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Java Unleashed Second Edition

Chapter 47 -- The Scoop: JavaOS, Java Microprocessors,& JAR Files

Chapter 47

The Scoop on JavaOS, Java Microprocessors,and JAR Files

by Michael Morrison


This chapter picks up where the previous chapter left off by peering into the crystal ball and taking a look at some of the emerging new Java technologies. More specifically, this chapter discusses JavaOS, Java microprocessors, and the new JAR file format. JavaOS is a new compact operating system based on and fully supporting the Java platform. Java microprocessors are full-blown microprocessors geared toward supporting the Java virtual machine. JAR files are compact archive files designed to package complete Java applets for more efficient storage and transfer.

The Java technologies you learn about in this chapter are still in their early stages as of this writing, which means that I can give you only a preliminary look at what they have to offer. Nevertheless, you should be able to take from this chapter a better understanding of where Java is headed and what it might mean to your own development efforts.


Even though Java has been touted largely as a neat new programming language, it is, in fact, much more than that. Java is also a very powerful and compact runtime system that in many ways mimics the facilities provided by a full-blown operating system. Knowing this, it wasn't a complete surprise to some that JavaSoft decided to build a complete operating system around the Java technology. This new operating system is called JavaOS and is described by JavaSoft as "a highly compact operating system designed to run Java applications directly on micro-processors in anything from net computers to pagers."

The status of the JavaOS project is still largely under wraps as of this writing, but there is enough information out to at least give you an idea of where JavaSoft is headed with it. First and foremost, JavaOS is no doubt planned to ride the wave created by Java and its insanely rapid success. However, don't let that statement mislead you into thinking that JavaOS is any less legitimate than the technology on which it is built. The idea of building a complete operating system on top of the existing Java technology makes perfect sense. If JavaSoft puts as much thought into JavaOS as it did into Java, JavaOS will no doubt be a very interesting and useful operating system-to say the least.

The applications of a compact, efficient operating system that can natively run Java programs are far and wide. In fact, JavaSoft has already made mention of a variety of devices to which the JavaOS technology could be easily applied. These devices include everything from networked computers to cellular telephones; basically any device that could benefit from a compact operating system and support for a powerful programming language like Java.


JavaOS has been described by JavaSoft as just enough of an operating system to run the Java virtual machine. With this minimal design goal, it only stands to reason that JavaSoft is largely targeting consumer electronic devices with the JavaOS technology. As part of this approach, JavaOS is specifically designed to be fully ROMable, meaning that it will work well in the embedded systems common to electronic devices. A ROMable software technology is one that can be implemented in Read-Only Memory (ROM). ROM is commonly used in electronic devices to store executable system code because there is typically no other storage means beyond Random Access Memory (RAM), which is temporary.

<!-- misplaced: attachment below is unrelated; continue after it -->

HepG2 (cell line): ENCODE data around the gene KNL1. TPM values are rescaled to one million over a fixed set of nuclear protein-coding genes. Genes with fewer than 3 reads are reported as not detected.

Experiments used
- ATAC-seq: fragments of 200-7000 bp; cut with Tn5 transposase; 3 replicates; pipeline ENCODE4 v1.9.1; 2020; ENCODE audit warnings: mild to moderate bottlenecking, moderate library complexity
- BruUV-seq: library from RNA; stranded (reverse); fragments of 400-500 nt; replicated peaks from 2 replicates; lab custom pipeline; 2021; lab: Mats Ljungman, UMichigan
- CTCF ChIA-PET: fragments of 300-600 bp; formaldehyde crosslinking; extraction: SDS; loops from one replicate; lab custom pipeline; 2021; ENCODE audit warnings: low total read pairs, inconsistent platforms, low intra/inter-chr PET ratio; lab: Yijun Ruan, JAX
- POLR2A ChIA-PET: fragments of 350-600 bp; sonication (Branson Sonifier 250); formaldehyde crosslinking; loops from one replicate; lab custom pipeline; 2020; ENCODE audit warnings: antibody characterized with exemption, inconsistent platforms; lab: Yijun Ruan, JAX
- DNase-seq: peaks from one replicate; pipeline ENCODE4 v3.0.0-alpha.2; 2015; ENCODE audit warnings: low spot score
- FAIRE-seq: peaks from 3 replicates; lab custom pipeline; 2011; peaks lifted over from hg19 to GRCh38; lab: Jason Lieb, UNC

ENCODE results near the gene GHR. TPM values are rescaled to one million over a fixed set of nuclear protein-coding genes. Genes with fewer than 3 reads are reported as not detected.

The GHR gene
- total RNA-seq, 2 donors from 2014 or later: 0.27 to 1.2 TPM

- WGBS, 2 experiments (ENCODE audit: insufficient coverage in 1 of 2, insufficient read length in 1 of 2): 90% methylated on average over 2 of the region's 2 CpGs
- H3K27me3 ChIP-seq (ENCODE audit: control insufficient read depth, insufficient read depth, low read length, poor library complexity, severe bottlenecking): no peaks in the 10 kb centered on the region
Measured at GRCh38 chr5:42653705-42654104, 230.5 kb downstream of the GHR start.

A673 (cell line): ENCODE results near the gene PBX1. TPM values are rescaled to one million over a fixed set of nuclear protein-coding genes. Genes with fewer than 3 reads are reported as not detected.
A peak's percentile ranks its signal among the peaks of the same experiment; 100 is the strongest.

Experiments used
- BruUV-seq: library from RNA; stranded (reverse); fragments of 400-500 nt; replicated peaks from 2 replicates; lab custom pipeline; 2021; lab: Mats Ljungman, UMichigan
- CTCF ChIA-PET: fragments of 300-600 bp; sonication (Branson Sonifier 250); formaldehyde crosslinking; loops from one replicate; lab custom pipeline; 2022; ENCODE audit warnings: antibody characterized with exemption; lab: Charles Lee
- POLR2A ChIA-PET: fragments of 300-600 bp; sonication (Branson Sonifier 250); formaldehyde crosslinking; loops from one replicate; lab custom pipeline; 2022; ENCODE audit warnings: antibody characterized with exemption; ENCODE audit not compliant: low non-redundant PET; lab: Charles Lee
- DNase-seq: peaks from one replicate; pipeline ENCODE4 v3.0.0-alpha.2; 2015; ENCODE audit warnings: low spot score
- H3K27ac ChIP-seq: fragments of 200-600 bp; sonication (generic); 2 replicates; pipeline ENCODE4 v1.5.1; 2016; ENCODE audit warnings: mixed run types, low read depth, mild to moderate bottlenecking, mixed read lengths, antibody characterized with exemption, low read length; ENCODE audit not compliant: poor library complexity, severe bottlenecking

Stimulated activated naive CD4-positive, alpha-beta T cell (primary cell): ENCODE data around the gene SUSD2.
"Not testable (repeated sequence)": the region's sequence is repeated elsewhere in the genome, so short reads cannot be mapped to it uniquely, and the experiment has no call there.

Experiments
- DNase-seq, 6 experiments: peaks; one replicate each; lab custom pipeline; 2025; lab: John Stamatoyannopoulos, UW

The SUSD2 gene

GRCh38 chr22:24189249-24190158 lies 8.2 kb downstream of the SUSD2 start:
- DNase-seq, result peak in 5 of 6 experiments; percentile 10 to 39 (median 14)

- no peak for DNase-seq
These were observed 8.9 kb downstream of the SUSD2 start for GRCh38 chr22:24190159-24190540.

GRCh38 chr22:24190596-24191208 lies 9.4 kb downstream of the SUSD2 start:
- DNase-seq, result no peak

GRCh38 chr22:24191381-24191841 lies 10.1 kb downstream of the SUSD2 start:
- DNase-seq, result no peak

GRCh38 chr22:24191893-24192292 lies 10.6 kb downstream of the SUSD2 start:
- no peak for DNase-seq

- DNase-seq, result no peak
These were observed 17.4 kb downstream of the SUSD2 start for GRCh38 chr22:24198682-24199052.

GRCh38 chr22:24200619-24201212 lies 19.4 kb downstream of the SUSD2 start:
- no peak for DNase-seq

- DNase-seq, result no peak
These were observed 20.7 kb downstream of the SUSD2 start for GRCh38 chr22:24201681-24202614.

JavaSoft has made mention of JavaOS being able to run with as little as 512K of ROM and 256K of RAM in an embedded environment. Likewise, an entire JavaOS system running on a networked computer requires only 3M of ROM and 4M of RAM. These last figures include space for JavaOS, the HotJava Web browser, and a cache for downloading Web content and applets. JavaOS's minimal requirements set the stage for some unique products such as compact personal digital assistants (PDAs) with complete Internet support.

Industry Support

Because of the success of Java, JavaOS is able to enjoy industry support before its availability in even a preliminary form. An impressive group of technology companies have already announced plans to license JavaOS. Likewise, an equally important group of software tools companies have announced plans to provide development tools for JavaOS. These two areas of support provide the one-two punch necessary for JavaOS to be a success.

JavaSoft is already working with the software tools companies to define a set of APIs for developing applications for JavaOS. Major players on the Java development scene have already announced intentions to enhance their development environments to support JavaOS embedded systems development. This is a pretty major step in the embedded programming world, where many development tools are still fairly primitive compared to the visual tools used by computer applications developers.

On a similar front, both the Solaris and Windows platforms are slated to include full support for Java at the operating system level. However, this support will be aimed more at supporting the Java runtime system than serving as an implementation of JavaOS.

Java Microprocessors

As if Sun isn't branching out enough with JavaOS, they recently surprised the microprocessor world by announcing the development of a line of microprocessors optimized for Java. Microprocessors aren't new to Sun, whose Sun Microelectronics division is responsible for the popular SPARC line of microprocessors. However, the idea of Sun Microelectronics developing microprocessors specifically to support Java no doubt caught a lot of people off guard, including other microprocessor companies!

Just so you don't get confused, both JavaSoft and Sun Microelectronics are divisions of Sun Microsystems. Whenever I refer to Sun, I'm referring to the company as a whole.